Testing the definition of terrorism

George W. Bush won the 2004 election on the empty promise that he would win the “War on Terrorism.” Supporters voted for him mostly on that promise, an ambiguous promise that can’t be kept.

This is a war that can’t be won objectively. Everyone has a different view of terrorism. The current wrangling over the fate of Luis Posada Carriles serves as a perfect litmus test for the government’s true intentions in this ambiguous war.

Posada, a Venezuelan-born Cuban, is currently wanted for the 1977 bombing of a Cuban airliner that killed 73 people. He faced trial in Venezuela, but escaped from a Venezuelan prison in 1985 while his case was on appeal. Currently, he is believed to be in the United States seeking asylum. According to his lawyer, the paperwork has already been processed.

Did I mention that Posada used to be on the payroll of the CIA? He also was convicted in a separate murder attempt on Fidel Castro but was pardoned last year.

Despite all this, the U.S. is debating whether to extradite him to Cuba, where he may not get a fair trial, or Venezuela, a country run by Hugo Chavez, a Castro supporter. The U.S. has been enemies with Cuba since the Cold War, and because Posada was a member of the CIA the U.S. is hesitant to send him back there.

Venezuela is a populist republic, which is perhaps slightly more agreeable to the U.S. government. Although the crime occurred in Cuba, his trial was in Venezuela. Despite that government’s strong alliance with Cuba, the U.S. is more likely to send Posada back to Venezuela. Keeping Posada here would mean that he wouldn’t be prosecuted for the crimes. It’s almost like being in the Witness Protection Program.

The case asks the simple question: will the U.S. overlook other areas of its agenda to fight against terrorism?

Technically, Posada’s crime fits the description given for a terrorist act. The only way we could prove that we are serious about the war on terrorism is if we ensure that Posada is tried for his actions. If we ignore the crime and grant Posada asylum here, we would show that we have our own agenda toward fighting terrorism – one that only benefits us.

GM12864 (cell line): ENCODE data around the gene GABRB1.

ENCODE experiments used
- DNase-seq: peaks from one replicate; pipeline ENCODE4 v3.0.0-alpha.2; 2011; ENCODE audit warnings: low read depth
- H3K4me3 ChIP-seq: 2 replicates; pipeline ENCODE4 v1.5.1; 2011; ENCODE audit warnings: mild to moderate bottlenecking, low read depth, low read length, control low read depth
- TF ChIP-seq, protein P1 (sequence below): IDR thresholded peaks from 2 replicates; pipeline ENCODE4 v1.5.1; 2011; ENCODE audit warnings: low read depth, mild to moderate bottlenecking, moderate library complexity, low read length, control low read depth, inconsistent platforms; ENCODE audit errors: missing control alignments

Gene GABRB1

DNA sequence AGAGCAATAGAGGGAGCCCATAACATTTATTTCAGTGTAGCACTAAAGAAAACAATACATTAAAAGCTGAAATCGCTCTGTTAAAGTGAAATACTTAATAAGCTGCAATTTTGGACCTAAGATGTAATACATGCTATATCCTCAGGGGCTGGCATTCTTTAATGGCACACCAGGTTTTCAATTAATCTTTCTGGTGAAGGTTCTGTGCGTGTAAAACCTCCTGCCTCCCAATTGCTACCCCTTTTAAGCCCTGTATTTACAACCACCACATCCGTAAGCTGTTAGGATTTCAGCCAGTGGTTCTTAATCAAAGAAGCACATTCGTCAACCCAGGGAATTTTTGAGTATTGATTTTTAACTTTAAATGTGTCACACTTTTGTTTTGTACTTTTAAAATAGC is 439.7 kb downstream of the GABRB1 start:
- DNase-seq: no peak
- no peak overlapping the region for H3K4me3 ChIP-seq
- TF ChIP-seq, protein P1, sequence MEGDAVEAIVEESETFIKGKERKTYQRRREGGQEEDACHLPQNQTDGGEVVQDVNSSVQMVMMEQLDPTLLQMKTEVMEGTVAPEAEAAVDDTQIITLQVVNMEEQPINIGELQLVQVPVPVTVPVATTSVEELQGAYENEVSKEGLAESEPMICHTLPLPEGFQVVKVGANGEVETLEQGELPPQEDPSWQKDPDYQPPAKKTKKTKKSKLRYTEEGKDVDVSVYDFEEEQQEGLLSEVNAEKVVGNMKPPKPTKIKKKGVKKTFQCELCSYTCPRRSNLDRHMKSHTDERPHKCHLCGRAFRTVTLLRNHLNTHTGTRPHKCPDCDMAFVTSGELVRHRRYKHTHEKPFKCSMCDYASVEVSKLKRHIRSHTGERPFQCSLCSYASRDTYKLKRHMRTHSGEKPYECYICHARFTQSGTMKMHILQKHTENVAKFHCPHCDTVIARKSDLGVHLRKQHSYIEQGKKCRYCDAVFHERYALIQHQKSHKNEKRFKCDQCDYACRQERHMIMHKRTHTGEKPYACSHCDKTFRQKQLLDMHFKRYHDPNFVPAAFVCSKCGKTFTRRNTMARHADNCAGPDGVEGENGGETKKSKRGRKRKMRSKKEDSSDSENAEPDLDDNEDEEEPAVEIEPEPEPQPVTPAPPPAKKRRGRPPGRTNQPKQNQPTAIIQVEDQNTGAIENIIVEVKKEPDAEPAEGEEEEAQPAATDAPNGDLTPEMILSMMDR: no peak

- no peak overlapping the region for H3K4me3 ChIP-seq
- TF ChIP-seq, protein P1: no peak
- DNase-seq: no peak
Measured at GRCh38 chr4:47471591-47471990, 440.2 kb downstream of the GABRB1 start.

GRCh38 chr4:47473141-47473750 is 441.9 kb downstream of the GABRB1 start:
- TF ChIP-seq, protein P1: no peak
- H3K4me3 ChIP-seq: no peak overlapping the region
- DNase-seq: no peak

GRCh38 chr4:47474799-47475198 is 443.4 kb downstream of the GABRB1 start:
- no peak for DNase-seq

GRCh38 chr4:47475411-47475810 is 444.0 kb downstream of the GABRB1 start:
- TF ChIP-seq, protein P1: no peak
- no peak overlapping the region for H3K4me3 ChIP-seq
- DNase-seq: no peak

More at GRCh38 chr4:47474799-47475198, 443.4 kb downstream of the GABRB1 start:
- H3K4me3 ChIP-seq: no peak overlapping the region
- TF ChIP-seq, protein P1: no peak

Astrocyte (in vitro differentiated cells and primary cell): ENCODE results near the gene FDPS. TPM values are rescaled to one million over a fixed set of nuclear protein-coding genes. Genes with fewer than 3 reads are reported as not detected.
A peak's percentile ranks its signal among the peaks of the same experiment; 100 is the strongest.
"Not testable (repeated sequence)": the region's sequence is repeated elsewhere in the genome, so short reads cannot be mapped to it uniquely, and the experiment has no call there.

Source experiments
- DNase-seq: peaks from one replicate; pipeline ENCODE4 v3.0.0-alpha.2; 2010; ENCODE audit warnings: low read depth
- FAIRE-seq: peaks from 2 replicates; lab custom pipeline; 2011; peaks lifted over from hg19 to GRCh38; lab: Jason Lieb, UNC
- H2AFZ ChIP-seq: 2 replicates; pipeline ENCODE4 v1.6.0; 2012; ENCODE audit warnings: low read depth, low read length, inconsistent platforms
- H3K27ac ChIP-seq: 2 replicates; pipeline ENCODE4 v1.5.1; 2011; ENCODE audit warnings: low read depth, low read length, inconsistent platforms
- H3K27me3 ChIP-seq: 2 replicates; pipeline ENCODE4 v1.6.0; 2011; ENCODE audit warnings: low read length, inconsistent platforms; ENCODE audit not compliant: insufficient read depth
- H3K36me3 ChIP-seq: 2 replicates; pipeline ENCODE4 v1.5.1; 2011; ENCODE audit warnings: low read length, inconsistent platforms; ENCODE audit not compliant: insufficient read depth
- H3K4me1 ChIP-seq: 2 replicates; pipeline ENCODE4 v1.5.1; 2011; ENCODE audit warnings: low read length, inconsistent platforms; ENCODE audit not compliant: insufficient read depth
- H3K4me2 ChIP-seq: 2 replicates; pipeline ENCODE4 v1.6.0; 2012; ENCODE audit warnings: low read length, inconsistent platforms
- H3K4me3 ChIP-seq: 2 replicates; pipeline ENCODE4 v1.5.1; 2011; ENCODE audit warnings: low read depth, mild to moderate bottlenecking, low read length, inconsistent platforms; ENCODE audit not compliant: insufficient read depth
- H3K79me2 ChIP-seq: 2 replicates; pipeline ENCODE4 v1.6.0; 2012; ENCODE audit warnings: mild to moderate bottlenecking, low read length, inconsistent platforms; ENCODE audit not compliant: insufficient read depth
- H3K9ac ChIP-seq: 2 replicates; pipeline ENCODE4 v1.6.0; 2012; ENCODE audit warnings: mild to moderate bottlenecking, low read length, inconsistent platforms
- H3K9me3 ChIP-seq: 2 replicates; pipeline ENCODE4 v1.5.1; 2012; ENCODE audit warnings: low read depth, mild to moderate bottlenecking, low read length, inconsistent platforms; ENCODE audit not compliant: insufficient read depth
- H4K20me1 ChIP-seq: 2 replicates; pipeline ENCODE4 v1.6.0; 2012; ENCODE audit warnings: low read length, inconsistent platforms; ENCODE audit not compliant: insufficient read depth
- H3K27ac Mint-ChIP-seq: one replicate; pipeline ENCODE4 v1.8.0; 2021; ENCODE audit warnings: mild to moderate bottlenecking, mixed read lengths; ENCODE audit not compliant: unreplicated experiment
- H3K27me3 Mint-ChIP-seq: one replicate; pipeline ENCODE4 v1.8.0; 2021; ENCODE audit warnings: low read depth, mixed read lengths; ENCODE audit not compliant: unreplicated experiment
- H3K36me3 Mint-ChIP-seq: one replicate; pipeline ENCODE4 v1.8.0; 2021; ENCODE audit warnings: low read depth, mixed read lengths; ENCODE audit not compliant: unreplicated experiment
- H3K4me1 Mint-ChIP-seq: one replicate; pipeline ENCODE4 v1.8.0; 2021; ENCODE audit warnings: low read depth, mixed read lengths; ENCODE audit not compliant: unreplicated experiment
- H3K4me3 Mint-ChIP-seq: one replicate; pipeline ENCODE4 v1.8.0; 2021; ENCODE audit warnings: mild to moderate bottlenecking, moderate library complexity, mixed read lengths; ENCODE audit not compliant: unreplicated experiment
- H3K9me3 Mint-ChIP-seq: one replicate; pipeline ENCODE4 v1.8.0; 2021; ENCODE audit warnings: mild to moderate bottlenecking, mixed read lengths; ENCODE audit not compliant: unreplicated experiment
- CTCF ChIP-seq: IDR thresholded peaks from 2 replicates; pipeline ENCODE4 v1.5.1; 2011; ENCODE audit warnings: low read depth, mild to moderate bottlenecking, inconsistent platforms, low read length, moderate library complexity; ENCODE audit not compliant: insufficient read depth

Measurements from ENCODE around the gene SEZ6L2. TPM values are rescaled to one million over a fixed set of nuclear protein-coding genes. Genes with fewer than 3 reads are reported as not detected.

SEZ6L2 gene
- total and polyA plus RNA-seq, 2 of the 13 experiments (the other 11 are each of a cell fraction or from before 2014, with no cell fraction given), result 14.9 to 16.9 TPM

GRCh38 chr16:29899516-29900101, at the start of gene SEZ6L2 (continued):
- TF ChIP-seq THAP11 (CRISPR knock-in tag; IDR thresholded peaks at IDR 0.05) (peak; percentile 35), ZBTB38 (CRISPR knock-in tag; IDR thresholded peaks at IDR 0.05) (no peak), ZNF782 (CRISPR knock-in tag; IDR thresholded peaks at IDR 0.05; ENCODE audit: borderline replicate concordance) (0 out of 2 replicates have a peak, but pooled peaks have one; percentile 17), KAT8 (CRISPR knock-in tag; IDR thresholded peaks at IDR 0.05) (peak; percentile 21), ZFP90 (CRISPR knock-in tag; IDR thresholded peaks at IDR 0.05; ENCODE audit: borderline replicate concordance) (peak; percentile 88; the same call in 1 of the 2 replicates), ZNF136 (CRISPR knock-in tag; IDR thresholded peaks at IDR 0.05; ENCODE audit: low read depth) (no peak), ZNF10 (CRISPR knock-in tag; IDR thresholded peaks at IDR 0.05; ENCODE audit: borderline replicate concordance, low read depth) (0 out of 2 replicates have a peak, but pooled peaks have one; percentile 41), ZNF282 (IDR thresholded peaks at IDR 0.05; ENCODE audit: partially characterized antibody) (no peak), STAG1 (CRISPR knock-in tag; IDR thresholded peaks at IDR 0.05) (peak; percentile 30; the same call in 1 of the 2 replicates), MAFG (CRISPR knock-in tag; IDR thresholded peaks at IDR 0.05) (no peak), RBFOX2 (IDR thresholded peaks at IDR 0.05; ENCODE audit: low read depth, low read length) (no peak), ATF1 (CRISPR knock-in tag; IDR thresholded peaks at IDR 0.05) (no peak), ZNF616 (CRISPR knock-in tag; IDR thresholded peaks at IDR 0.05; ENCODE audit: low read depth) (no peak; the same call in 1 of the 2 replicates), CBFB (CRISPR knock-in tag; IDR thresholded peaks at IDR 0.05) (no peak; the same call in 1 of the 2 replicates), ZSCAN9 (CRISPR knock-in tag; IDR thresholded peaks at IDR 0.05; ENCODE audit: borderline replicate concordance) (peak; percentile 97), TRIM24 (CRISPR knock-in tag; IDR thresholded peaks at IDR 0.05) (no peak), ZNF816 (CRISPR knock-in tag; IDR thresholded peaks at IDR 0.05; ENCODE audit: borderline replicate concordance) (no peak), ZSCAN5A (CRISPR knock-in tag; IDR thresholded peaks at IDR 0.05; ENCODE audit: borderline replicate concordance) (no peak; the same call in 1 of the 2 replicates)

The United States should extradite Posada to Venezuela, if not just to save face. We are completely alienating countries that don’t fit the Western political stereotype while assisting the countries that will further our own selfish agenda.

Posada’s situation also asks for a more rigid definition of terrorism. Do we still consider Castro a terrorist? If so, would his murder be accepted as a victory in the war on terrorism? Our government’s behavior certainly makes it look like would we favor a violent coup against Castro rather than the prosecution of his adversaries.

This case also will go a long way towards answering the question of how far our government will go to protect itself. The U.S. is hard-pressed to release a former CIA agent, hailed as our own form of vigilante terrorism. This could be the most controversial of the reasons for not deporting Posada, and the one that is frequently ignored.

This controversy could ruin our reputation (if we have one) as a democratic nation fighting an impartial war against all forms of terrorism. It isn’t a losing battle.

If we try an olive branch approach of extraditing Posada, it might look like we were honestly helping other countries in their wars on terrorism. If we don’t extradite him, even our own allies in the war could think that we wouldn’t help them if they were in the same situation.

It is time to wage a real war on terrorism as a planet, not just one country. This is the best place to start.

Britt Baca-Hochhausler can be reached at [email protected]